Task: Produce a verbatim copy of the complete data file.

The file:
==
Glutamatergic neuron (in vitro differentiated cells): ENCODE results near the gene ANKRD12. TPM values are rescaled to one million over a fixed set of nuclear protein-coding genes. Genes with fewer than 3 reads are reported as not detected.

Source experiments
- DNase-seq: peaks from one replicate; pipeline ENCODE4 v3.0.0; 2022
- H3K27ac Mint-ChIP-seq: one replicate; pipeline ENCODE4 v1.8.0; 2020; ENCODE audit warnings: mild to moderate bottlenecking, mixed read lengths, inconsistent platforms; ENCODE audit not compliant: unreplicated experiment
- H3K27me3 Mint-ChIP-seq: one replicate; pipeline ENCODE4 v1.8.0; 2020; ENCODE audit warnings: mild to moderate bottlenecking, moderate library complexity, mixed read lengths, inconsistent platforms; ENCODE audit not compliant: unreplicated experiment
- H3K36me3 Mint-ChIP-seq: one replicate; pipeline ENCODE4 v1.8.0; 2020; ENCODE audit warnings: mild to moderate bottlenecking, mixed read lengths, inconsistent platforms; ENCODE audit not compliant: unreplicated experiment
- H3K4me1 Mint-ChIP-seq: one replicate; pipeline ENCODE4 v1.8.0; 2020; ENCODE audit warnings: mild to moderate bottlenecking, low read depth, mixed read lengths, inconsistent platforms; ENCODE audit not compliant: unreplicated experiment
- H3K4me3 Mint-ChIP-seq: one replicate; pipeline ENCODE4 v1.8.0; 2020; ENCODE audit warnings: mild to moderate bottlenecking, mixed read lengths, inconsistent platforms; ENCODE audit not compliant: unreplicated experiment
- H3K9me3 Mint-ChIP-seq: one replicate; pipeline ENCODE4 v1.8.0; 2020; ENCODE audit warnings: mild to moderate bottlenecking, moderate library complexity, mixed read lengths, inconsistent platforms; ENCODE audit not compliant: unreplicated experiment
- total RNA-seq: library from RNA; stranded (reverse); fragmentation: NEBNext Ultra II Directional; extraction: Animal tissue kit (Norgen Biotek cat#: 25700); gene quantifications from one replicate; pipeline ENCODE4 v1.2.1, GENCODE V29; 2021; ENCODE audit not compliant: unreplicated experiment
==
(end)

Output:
Glutamatergic neuron (in vitro differentiated cells): ENCODE results near the gene ANKRD12. TPM values are rescaled to one million over a fixed set of nuclear protein-coding genes. Genes with fewer than 3 reads are reported as not detected.

Source experiments
- DNase-seq: peaks from one replicate; pipeline ENCODE4 v3.0.0; 2022
- H3K27ac Mint-ChIP-seq: one replicate; pipeline ENCODE4 v1.8.0; 2020; ENCODE audit warnings: mild to moderate bottlenecking, mixed read lengths, inconsistent platforms; ENCODE audit not compliant: unreplicated experiment
- H3K27me3 Mint-ChIP-seq: one replicate; pipeline ENCODE4 v1.8.0; 2020; ENCODE audit warnings: mild to moderate bottlenecking, moderate library complexity, mixed read lengths, inconsistent platforms; ENCODE audit not compliant: unreplicated experiment
- H3K36me3 Mint-ChIP-seq: one replicate; pipeline ENCODE4 v1.8.0; 2020; ENCODE audit warnings: mild to moderate bottlenecking, mixed read lengths, inconsistent platforms; ENCODE audit not compliant: unreplicated experiment
- H3K4me1 Mint-ChIP-seq: one replicate; pipeline ENCODE4 v1.8.0; 2020; ENCODE audit warnings: mild to moderate bottlenecking, low read depth, mixed read lengths, inconsistent platforms; ENCODE audit not compliant: unreplicated experiment
- H3K4me3 Mint-ChIP-seq: one replicate; pipeline ENCODE4 v1.8.0; 2020; ENCODE audit warnings: mild to moderate bottlenecking, mixed read lengths, inconsistent platforms; ENCODE audit not compliant: unreplicated experiment
- H3K9me3 Mint-ChIP-seq: one replicate; pipeline ENCODE4 v1.8.0; 2020; ENCODE audit warnings: mild to moderate bottlenecking, moderate library complexity, mixed read lengths, inconsistent platforms; ENCODE audit not compliant: unreplicated experiment
- total RNA-seq: library from RNA; stranded (reverse); fragmentation: NEBNext Ultra II Directional; extraction: Animal tissue kit (Norgen Biotek cat#: 25700); gene quantifications from one replicate; pipeline ENCODE4 v1.2.1, GENCODE V29; 2021; ENCODE audit not compliant: unreplicated experiment